Friday, 3 February 2012

The day Rochester and his friend Louis Armstrong got de-Morgenthau'ed

Jack Benny, Mary Livingstone, and Eddie "Rochester" Anderson

Eddie Anderson was more than a skilled comedian. In movies such as Cabin in the Sky and Brewster's Millions he was also an actor of some subtlety, and in the movie Buck Benny Rides Again (1940), an adept song-and-dance man. During the heyday of Jack Benny's radio program in the 1940s, the character of Rochester, played by Anderson, was so popular that Benny paid him $100,000 a year, making him the highest-paid African-American actor. The relationship between the characters they played on the air was complex, groundbreaking, and just a touch subversive: Benny the stingy boss, but boss in name only; Rochester, in the tradition of Beaumarchais' Figaro and Wodehouse's Jeeves, the butler-valet who's always one step ahead of him, manipulating him at will, feeding his vanity even while mocking it. The following exchange is typical and exemplifies the "radio joke," one that depends on a non-visual medium for its surprise and punch:

ROCHESTER: Look, boss, I pressed your blue suit. How does it look?
BENNY: Fine. Now take it off and get back to work.

During World War Two, the shows often emanated from military bases. I've listened to them. The receptions given Rochester, marked by boisterous cheers, were usually louder than those accorded other cast members, even big-name guest stars. I believe the buck privates, the grunts, identified with the character, rooting him on as he found new ways to circumvent the High Command.

Benny and Anderson remained close, professionally and personally. When Benny trademarked the character-name Rochester, he sold Anderson the trademark for one dollar. In time Benny and his writers eliminated all jokes involving racial stereotypes. After the war, Benny would often end his broadcast with a statement denouncing racial prejudice.

Anderson invested wisely and eventually became quite wealthy. He was entrepreneurial. During the war he owned a parachute company selling to the army and navy, managed a boxer, and in 1943 became the first-ever African-American owner of a racehorse, named Burnt Cork, to run in the Kentucky Derby. Unfortunately Burnt Cork finished dead last.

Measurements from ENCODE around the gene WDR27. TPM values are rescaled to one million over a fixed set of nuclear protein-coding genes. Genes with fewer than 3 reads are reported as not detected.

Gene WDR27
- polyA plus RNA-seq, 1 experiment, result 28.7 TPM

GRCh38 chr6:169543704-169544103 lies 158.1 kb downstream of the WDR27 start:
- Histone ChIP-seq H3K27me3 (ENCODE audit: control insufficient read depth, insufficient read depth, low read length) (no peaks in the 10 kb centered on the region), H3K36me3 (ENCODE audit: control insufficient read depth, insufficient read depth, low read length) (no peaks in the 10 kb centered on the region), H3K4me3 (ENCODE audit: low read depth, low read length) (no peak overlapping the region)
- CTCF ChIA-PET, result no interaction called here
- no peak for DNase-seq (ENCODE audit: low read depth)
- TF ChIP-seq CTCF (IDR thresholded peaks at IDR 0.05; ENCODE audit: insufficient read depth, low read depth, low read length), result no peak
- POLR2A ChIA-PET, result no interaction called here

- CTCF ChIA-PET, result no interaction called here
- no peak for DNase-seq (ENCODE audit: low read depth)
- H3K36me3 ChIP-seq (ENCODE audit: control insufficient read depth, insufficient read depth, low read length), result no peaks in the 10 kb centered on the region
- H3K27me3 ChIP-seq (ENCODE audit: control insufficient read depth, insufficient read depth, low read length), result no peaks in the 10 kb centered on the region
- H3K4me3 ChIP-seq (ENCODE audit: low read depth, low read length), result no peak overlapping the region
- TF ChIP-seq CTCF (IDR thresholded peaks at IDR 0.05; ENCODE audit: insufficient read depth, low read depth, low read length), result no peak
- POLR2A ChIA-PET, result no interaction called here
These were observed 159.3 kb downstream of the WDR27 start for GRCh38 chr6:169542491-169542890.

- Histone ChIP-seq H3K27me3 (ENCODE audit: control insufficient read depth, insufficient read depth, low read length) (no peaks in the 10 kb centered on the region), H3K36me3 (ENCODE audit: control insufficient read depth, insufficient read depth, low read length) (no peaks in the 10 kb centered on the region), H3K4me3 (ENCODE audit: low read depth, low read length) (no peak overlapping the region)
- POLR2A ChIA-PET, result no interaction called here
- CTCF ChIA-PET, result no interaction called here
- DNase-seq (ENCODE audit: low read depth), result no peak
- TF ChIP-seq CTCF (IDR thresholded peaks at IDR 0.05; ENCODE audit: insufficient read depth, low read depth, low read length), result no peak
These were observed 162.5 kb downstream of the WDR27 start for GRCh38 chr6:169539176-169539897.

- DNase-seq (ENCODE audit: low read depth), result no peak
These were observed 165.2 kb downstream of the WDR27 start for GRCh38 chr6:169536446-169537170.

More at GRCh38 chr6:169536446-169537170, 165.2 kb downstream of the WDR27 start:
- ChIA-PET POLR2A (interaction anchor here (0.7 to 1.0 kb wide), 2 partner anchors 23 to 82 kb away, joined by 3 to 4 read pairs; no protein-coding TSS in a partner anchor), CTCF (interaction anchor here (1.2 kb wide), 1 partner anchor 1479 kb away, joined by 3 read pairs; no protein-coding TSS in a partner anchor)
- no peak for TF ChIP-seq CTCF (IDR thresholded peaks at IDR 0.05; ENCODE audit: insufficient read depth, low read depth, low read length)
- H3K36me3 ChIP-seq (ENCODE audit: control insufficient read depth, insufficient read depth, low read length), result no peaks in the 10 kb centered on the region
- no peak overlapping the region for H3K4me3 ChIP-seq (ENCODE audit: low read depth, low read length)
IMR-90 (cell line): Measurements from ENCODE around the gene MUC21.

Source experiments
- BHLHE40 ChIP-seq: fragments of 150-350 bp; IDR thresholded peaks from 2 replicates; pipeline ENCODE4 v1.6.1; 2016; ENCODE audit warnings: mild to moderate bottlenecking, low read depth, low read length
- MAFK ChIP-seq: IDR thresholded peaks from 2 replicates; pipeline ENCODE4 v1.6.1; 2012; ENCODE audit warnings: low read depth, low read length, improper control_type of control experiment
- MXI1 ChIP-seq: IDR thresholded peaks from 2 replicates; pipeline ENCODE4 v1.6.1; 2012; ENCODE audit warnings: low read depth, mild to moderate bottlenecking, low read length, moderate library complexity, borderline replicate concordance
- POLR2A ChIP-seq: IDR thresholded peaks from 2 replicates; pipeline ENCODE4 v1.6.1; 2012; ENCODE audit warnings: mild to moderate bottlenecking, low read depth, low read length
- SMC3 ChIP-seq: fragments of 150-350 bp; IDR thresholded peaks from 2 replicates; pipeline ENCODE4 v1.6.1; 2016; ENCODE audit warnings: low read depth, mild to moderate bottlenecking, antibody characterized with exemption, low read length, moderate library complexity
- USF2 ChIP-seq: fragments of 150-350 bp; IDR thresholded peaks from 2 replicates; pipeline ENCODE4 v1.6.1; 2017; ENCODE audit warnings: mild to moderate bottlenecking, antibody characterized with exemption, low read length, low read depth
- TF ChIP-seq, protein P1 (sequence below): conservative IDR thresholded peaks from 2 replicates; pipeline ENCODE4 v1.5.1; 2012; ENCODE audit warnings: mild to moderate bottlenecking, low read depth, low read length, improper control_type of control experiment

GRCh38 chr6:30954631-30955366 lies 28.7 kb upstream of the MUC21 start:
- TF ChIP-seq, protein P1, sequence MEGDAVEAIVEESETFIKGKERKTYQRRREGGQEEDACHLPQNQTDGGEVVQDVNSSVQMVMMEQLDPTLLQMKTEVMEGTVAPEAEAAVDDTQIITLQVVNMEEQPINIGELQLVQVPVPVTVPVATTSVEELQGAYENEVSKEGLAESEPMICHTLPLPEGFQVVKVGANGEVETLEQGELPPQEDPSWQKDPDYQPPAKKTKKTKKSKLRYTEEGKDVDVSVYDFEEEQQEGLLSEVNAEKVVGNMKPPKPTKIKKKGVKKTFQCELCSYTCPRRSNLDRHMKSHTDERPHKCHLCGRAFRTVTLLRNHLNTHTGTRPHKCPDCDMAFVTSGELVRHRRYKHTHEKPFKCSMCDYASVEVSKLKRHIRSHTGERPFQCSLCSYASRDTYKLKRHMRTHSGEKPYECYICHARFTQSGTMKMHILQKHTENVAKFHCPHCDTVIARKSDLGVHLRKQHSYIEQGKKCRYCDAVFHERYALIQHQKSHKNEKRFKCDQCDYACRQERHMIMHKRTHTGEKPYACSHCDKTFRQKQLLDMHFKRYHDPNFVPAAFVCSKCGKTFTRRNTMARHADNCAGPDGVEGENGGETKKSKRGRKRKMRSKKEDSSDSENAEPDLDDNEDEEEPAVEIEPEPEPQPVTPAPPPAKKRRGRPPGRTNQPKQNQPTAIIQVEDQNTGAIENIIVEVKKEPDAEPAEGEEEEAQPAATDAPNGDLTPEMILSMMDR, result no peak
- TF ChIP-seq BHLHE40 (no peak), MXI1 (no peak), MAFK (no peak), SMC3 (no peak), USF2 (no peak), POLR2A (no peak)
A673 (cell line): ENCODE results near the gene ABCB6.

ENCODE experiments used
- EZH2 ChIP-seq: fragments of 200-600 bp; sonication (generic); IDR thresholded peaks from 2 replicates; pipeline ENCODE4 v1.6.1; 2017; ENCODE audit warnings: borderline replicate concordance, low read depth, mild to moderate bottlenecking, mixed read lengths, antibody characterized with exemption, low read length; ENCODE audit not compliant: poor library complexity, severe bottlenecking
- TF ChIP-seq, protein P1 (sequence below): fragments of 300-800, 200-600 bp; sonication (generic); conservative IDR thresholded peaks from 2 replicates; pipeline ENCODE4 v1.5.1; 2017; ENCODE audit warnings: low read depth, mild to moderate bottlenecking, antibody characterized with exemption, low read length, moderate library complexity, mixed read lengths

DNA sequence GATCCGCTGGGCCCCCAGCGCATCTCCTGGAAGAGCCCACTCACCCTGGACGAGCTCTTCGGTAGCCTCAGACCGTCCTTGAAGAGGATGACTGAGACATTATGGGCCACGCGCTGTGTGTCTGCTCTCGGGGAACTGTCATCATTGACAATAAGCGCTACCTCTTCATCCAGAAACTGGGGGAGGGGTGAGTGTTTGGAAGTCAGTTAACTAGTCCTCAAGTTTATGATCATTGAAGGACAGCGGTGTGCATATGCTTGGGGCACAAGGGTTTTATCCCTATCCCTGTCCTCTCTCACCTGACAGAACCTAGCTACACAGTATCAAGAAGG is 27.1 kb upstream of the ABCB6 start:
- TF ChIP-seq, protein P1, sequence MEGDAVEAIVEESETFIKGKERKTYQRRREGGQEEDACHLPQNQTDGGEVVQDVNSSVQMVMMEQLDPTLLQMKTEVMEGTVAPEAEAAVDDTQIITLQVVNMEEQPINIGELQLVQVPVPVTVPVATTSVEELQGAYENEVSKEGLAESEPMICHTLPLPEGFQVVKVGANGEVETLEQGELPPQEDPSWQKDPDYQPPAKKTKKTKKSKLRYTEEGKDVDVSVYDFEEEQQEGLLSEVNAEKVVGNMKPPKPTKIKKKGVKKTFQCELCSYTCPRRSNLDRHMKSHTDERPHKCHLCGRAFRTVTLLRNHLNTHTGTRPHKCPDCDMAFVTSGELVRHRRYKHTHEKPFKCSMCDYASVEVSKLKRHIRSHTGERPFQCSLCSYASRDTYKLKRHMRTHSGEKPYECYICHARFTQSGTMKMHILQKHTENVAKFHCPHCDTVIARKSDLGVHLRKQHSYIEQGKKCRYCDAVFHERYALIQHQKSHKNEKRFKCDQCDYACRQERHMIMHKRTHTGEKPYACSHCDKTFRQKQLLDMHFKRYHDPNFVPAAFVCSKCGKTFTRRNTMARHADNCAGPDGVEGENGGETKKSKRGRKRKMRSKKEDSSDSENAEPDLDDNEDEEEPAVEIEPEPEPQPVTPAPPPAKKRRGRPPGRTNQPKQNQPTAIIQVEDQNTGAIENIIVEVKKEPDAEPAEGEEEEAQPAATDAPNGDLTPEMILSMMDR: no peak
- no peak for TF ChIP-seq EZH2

Eddie Anderson and Burnt Cork

As they occasionally did, Benny's writers wrote the real-life incident into the script the next week. I've excerpted about seven minutes from the May 9, 1943 program, playable below. Rochester has been away for two weeks, having attended the Derby in Louisville. Now back in Los Angeles, he and surprise guest Louis Armstrong are preparing to go out on a double date while lamenting their losing bets on Burnt Cork. Armstrong always handled dialogue well, as he demonstrates in this exchange:

ARMSTRONG: What are we gonna do for money tonight?
ROCHESTER: Satch, you got money.
ARMSTRONG: I had money, until that horse of yours de-Morgenthau'ed me.

Time out while I explain the topical joke. Henry Morgenthau Jr. was Secretary of the Treasury at the time, for years a well-known public figure in FDR's New Deal. It was his signature adorning all your folding green.

The point is, that's a difficult punchline, but Pops aces it and gets a huge laugh.

My excerpt ends with Armstrong singing and playing Lazy River. Unlike obscure references to Henry Morgenthau Jr., the music needs no explanation from anyone, and never will.

1 comment:

  1. Throw away your troubles, dreamer, and dream with me! Keep reminding us of the people who should not be forgotten, Kid!